5 Tips on How to Support Someone Who is Struggling

By Shailyn Waites MSW & HEC Counsellor

Growing up in Westernized culture it was often taught that emotions are something that an individual needs to hide to show that they are in fact not “weak.” As we progress in research and continue to try to break the mental health stigma, we now know that strength is shown by being vulnerable, seeking support, and learning how to acknowledge and process your emotions. 

As we progress to a generation that is encouraging vulnerability it makes for conversations that we weren’t necessarily taught how to prepare for or navigate making an individual feel quite uncomfortable at times. Today’s blog is focused on how to support someone when they open-up to you about their emotions.  

Tip #1: Ask them for clarification of how they feel supported…


  • “How would you like to be supported in this moment”
  • “How can I help?” 

Let that person tell you what they want, everyone feels supported in different ways. Maybe they want to hear suggestions, maybe they want you to just listen, or maybe they want you to distract them, you won’t know unless you ask.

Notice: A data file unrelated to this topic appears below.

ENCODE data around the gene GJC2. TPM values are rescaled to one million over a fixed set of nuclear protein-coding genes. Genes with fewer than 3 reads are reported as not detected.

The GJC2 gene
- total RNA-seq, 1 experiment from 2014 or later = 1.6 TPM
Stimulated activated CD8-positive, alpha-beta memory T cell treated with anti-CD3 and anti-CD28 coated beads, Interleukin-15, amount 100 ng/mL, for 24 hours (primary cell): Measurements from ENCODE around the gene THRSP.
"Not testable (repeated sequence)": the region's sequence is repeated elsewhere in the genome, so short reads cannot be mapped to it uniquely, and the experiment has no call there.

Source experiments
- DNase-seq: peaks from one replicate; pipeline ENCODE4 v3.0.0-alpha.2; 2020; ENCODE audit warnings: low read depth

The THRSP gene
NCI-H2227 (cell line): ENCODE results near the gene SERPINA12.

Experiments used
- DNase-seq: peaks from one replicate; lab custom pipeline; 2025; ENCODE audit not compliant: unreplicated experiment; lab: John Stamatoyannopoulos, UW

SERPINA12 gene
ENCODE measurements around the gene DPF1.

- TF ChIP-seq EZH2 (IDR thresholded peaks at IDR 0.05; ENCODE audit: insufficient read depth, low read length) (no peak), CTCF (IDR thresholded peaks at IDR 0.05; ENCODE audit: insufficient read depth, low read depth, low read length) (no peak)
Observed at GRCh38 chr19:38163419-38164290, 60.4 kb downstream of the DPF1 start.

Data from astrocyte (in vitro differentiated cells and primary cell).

Tip #2: Allow them to come up with their own way of coping instead of jumping to giving advice…


  • “Have you felt this way before? What helped then?”
  • “Is there anything that typically helps you when you are feeling this way?”

Tip #3: Validate what they are feeling.


  • “It makes sense you feel that way.”
  • “That sounds so difficult.”
  • “I can understand why you feel that way.” 
  • “It sounds like you are feeling _______” (to let them know you are hearing them)

Tip #4: Be aware of your body language. 

  • Keep your arms open, not crossed as crossing your arms indicates you are closed off.
  • Lean forward and show you are engaged and listening to what they are sharing with you. 
  • Put away all distractions (e.g., don’t be on your phone). 
  • Use non-verbal cues to show you are listening (e.g., nodding your head).
  • Maintain appropriate eye contact. 
  • Recognize the tone of your voice (keep it soft, slow, and calming to help regulate the individual).

Tip #5: Tell them you are there for them.


  • “I am here.”
  • “I am here for you whenever you are ready to talk.” 
  • “I will always be here for you.” 
  • “You are not alone; I care about you and want to help.”

If you are feeling lost or uncomfortable in a conversation with another individual, I want you to know that just being present and really listening to what they are sharing is making them feel heard, valued, cared for, and showing them they are not alone in what they are going through. You are making a difference.